These images, taken on the 15th of April, 1912, show survivors of the sinking of the RMS Titanic arriving at and being helped aboard the RMS Carpathia 107 years ago.
Six years later the Carpathia was torpedoed by a German submarine.
The first full day in Northern Ireland’s capital city. I have been through Belfast a number of times before, but always on the way to somewhere. This is my first proper visit. It is so different to Dublin, but so fascinating.
First: the gorgeous Victorian Catholic church of St Malachy, which was very nearly destroyed by the Nazis in World War Two.
Next: the Titanic museum and the SS Nomadic, which is the only White Star Line vessel that still exists. Titanic was built in Belfast, and was a pride and joy of the city. The museum has won international awards.
Next: the poor historical Primark building, which burnt down last week. There are still major disruptions in the city because the structure might not be sound, and you can still smell the fire in the air.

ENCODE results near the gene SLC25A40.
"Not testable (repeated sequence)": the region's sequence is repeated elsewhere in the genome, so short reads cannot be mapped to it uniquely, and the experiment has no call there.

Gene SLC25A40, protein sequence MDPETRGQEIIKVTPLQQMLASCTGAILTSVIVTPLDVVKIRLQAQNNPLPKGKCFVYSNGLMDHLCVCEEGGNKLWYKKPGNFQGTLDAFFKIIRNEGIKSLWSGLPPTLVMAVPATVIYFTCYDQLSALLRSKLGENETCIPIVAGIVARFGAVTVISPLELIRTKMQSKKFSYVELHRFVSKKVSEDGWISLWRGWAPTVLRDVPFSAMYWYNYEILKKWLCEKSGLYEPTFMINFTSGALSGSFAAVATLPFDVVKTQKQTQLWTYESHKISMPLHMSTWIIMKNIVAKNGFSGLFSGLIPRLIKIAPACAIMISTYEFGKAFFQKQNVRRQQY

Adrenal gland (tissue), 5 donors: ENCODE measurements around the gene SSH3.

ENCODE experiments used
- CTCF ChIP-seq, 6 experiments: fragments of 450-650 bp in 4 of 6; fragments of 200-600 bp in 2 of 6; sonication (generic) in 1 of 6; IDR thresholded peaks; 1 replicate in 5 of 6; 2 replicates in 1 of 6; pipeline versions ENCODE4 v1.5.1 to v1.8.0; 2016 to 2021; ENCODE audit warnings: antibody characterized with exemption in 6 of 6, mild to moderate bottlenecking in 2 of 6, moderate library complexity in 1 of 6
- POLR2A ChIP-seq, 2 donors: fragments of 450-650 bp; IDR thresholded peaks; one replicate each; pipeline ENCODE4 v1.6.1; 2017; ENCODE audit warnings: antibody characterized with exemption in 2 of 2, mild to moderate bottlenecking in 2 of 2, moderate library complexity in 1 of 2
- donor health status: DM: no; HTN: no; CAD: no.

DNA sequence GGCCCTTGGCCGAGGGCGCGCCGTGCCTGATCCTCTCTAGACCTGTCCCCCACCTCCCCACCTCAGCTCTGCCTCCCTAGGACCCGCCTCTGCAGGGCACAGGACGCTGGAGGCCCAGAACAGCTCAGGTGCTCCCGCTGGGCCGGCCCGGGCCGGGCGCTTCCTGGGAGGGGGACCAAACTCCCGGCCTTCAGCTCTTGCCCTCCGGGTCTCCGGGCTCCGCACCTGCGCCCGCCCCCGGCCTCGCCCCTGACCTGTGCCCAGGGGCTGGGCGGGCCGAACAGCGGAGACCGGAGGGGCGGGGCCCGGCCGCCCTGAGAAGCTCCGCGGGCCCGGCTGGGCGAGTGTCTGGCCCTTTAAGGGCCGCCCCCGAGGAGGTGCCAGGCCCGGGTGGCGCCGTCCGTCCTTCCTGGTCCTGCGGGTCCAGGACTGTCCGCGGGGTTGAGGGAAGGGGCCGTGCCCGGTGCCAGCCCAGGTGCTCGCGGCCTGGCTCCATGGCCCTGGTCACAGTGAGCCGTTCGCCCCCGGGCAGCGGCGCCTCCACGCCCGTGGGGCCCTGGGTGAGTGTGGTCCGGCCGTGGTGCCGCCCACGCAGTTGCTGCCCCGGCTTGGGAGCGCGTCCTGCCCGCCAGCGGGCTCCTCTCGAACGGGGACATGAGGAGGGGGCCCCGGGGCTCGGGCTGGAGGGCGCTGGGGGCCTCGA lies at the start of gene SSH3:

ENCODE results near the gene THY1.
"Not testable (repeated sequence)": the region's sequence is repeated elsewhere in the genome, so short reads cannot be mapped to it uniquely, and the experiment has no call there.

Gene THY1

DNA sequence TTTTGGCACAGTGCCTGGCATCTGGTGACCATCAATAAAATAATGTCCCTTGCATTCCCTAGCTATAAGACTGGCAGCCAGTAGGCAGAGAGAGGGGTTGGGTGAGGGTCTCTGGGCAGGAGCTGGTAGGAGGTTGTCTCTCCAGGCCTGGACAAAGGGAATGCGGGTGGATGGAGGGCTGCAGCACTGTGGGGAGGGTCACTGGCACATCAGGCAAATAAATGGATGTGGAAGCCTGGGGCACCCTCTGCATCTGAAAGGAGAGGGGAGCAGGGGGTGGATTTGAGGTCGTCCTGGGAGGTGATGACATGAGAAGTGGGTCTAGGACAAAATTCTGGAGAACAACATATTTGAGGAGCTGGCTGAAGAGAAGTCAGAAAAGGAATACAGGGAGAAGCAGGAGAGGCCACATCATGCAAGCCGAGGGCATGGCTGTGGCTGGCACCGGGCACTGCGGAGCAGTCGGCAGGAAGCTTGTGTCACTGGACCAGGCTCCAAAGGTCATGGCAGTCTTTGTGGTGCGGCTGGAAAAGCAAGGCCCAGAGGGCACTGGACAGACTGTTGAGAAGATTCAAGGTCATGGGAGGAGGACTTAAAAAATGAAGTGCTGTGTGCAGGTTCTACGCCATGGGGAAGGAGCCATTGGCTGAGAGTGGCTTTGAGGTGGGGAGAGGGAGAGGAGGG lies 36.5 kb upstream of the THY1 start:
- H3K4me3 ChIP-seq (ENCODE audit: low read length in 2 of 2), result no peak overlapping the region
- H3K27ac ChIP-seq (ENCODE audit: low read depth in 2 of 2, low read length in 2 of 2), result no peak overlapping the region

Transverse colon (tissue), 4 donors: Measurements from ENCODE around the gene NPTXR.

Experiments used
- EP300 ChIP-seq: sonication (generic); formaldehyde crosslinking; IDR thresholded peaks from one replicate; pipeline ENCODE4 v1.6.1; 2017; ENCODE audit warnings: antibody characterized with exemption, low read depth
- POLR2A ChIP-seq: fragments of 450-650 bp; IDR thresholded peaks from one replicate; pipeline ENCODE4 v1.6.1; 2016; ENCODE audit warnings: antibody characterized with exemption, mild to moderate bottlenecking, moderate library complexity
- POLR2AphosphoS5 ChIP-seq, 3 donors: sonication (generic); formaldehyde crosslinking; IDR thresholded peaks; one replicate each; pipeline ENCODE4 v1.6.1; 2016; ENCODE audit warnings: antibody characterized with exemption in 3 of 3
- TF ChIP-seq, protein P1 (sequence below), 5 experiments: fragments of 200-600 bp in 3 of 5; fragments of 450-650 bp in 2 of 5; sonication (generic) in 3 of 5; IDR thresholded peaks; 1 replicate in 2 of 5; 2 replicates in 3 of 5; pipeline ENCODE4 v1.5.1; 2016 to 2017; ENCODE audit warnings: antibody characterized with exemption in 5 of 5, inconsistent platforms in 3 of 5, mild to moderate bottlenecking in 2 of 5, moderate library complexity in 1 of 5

And then: the oldest tavern in Belfast, where we had lunch today. It is from 1630.
Titanic was given a number of different “premieres” in a number of countries, but the 19th of December is the “official” twentieth birthday of this crazy-successful movie.
The film won eleven Academy Awards and turned a bunch of people into superstars. It also had some amazing costumes (the one below has always been my favourite).
Love Titanic or hate it (but I think we can all agree James Cameron’s minute’s silence at the Oscars was overkill!), this is an anniversary I felt needed to be mentioned.